VIENNA, April 24 (Andrei Zolotov Jr., RIA Novosti) – After testing the waters this spring in Vienna, glamorous Russian soprano Anna Netrebko, one of the opera world’s most acclaimed stars, is set to open the new season at New York’s Metropolitan Opera with her boldest foray yet into the Russian repertoire.
Netrebko rose to international fame for light-hearted roles, mostly French and Italian, not for reflective Russian operas, despite her Russian roots. But she won a storm of ovations this week in the Austrian capital when she appeared at the Vienna State Opera for the fourth and last time since April 12 as Tatiana – the central female part in composer Peter Tchaikovsky’s “Eugene Onegin,” and likely in the entire Russian operatic repertoire.
In September, she will kick off the Met’s fall season singing Tatiana in a new production by Debora Warner under the baton of renowned Russian conductor Valery Gergiev, director of St. Petersburg’s Mariinsky Theater, under whom the soprano began her career. It was, however, the Met’s general manager, Peter Gelb, who helped convince her to tackle the role of Tatiana.
“It took a long time to persuade me,” Netrebko told RIA Novosti ahead of her last performance in Vienna, admitting she had feared the “huge responsibility” of playing the iconic heroine of the most famous poetic work by Alexander Pushkin, revered as Russia’s most significant poet.
“Of course, I have known this opera since my childhood. I read Pushkin – that’s obvious; it's in our blood, our brains, our souls. But I never thought that I would sing this opera,” she said. “I can't remember a time when I was as nervous as before my first Tatiana. I was shaking all over.”
The role challenged Netrebko in a multitude of ways – not least of all, forcing her to overcome the differences between the pensive, romantic Tatiana and her own playful, mischievous nature.
“Tatiana has nothing in common with me personally,” she said, describing the character and herself as “absolute opposites.”
“I completely changed all of my gestures, expressions and reactions. I thought about every turn of her head – what will she do here, and is Tatiana like this or like that?” Netrebko recalled.
“None of the sharp movements that I usually make. In my lifetime I have played so many young, lively girls, who are essentially closer to me. But this was completely different, and I really had to work on it.”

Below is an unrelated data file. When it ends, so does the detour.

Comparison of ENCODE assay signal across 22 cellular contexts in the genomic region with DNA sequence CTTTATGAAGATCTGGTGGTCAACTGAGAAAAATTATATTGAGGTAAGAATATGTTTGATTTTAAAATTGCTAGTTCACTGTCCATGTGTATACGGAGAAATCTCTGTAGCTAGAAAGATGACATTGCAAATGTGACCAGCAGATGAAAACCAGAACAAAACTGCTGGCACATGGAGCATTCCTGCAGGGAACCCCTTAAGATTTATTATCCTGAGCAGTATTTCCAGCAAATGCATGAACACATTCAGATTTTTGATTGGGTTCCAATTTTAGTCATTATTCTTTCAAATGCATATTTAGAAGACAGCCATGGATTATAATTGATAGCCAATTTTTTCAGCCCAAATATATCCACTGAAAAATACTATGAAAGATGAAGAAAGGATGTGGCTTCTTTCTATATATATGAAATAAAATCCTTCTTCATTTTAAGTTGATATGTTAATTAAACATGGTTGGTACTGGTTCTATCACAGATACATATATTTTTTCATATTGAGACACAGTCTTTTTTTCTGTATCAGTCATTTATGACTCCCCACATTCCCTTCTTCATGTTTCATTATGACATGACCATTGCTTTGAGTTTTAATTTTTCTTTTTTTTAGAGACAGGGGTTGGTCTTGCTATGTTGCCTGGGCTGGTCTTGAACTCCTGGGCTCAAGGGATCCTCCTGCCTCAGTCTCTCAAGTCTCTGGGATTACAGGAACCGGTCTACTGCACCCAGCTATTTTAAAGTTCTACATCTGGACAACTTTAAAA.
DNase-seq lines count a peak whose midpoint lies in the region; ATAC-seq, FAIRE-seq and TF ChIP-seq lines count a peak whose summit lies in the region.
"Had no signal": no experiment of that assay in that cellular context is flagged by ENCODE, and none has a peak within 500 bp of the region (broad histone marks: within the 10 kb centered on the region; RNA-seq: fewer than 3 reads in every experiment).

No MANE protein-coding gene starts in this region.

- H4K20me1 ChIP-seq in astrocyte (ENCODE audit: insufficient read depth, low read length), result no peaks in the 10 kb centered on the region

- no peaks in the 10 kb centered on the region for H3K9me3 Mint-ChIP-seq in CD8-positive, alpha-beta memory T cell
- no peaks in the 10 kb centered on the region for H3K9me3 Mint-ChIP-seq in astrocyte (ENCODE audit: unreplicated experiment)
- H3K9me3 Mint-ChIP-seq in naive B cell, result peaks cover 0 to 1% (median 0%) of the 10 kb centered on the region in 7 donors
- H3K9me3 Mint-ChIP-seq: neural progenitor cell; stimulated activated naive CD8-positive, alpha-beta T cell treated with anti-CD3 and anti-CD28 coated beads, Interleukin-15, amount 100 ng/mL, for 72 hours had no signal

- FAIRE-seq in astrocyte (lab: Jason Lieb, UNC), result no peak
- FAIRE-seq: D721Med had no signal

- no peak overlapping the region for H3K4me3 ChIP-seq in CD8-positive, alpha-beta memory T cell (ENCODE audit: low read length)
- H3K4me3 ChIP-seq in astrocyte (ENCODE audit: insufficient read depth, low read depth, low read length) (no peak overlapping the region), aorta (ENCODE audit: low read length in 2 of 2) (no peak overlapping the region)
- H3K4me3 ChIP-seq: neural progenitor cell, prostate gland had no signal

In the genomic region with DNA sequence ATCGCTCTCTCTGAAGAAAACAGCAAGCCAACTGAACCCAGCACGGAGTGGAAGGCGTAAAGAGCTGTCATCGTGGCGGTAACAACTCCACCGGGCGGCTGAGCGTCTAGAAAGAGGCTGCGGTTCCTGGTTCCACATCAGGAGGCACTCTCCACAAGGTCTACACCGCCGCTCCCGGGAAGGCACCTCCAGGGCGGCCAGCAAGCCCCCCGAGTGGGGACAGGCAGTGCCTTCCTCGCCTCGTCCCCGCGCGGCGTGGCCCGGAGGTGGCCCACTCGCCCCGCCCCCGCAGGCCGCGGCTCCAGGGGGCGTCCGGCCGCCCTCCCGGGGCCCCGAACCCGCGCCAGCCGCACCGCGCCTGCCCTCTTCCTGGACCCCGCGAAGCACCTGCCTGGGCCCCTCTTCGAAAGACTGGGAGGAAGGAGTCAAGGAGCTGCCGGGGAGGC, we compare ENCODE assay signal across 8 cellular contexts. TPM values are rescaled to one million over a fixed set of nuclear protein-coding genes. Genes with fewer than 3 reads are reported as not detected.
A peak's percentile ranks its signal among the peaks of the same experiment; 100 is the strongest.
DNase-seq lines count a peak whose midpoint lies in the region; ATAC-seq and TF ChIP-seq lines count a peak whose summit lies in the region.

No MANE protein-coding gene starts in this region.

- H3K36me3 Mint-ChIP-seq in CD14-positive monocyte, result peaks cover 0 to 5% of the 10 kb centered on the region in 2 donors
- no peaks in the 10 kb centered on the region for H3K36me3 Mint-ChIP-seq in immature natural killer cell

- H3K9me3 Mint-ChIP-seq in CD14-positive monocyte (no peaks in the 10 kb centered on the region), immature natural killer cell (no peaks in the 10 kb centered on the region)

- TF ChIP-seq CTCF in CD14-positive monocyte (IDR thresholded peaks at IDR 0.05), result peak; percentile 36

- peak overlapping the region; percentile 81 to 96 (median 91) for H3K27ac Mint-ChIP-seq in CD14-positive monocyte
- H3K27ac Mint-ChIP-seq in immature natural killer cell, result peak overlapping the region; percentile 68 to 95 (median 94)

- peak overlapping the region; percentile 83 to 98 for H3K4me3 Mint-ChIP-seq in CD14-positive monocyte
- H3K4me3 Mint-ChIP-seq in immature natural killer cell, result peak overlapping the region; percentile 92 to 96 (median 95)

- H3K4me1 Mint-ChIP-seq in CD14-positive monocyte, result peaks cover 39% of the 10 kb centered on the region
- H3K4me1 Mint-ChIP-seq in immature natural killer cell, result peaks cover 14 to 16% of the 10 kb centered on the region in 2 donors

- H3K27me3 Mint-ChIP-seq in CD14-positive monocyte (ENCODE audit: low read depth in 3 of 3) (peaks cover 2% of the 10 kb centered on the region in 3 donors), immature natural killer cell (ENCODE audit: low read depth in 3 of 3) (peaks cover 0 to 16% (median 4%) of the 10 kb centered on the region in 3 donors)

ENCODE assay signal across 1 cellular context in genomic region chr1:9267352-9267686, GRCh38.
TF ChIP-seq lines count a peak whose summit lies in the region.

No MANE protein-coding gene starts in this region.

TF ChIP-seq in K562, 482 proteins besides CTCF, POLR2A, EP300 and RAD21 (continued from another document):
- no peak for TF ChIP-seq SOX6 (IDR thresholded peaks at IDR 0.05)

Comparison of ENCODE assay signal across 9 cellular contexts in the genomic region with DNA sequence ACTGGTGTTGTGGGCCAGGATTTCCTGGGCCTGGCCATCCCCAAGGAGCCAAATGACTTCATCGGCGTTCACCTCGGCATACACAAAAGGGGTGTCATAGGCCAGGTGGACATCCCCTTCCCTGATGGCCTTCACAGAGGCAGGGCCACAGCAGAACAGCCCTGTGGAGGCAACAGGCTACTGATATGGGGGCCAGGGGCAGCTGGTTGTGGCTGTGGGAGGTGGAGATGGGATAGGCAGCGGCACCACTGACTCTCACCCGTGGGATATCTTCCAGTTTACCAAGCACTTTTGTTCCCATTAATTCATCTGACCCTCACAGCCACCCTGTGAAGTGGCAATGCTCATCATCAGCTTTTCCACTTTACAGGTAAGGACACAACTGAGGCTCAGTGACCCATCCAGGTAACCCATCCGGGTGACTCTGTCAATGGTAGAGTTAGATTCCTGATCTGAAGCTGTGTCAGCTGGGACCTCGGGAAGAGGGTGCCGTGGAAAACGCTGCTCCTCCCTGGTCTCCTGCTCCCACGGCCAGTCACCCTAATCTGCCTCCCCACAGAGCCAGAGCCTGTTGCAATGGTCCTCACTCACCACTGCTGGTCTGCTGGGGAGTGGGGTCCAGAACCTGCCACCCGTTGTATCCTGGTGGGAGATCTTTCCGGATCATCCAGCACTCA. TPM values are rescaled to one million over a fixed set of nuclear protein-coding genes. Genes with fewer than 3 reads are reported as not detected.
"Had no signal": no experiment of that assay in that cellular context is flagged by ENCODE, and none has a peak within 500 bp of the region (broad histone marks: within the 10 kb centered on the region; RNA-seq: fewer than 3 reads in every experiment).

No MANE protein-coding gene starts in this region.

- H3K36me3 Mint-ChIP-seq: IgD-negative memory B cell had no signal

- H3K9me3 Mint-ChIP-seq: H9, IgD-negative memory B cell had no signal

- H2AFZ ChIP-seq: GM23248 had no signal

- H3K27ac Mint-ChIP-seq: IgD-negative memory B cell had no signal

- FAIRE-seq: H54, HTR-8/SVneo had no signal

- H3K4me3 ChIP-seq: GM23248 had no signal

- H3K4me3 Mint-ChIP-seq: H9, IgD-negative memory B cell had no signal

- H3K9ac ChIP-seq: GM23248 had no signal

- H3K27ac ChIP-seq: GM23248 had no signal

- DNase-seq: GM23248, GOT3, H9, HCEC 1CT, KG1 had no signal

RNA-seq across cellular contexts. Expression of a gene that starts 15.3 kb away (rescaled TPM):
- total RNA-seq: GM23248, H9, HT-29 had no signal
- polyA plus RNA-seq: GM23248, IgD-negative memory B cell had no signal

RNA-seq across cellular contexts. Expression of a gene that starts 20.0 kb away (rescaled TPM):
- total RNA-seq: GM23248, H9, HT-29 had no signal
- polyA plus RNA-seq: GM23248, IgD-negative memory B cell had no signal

Netrebko said she spent only around a month preparing for the part, but worked very intensely amid a much harder creative process than for other roles.
“The first rehearsal was awful, I couldn't understand anything that was happening onstage,” she said. “I thought, ‘My God, I have to give up. No, I can't! What shall I do? There's no time!’ There was panic.”
Musically, Netrebko struggled with some of the part’s lower passages, as well as the challenges of staying true to Tchaikovsky’s specific demands, explained to her by her accompanist, Yelena Matusovskaya, who came to Vienna from the Mariinsky Theater especially to help her prepare for the role: “You need to perform the music exactly as it is written – ‘don’t hang any ribbons on it,’ she says. But at the same time, the performance cannot be dry: It needs to be full of color and internal feelings, impressions, experience. And that's the hardest part of all.”
Netrebko mused that the role probably requires a Russian performer and, “second, you have to have lived through a lot and know how to perform it. I think that comes with experience. It doesn’t just happen.”
Netrebko’s recipe for solving the problems she encountered was to think: “So I thought. And for a first show, in my view, we laid some good groundwork." She agreed that the final act was a real success in the Vienna production because it "includes areas where I feel strong.”
Beyond the gratification and challenges of mastering a new role, Netrebko expressed hope that the performance would illuminate the works of Pushkin, and the values of a 19th-century nobility firmly rooted in anachronistic-seeming concepts of honor and dignity.
“People often ask me if this story could take place in modern times. It could not. This story belongs to the 19th century, when the concepts of nobleness, honor, pride and loyalty still existed. Nowadays, these words have virtually no meaning.”
But these are the notions central to Pushkin’s work, she added.
“Now, people try to turn it into some kind of sentimental story, and I try to explain that it is not a sentimental story but something much deeper.”
At the Metropolitan, Netrebko will sing the part of Tatiana between September 23 and October 19, starring opposite Polish baritone Mariusz Kwiecien.
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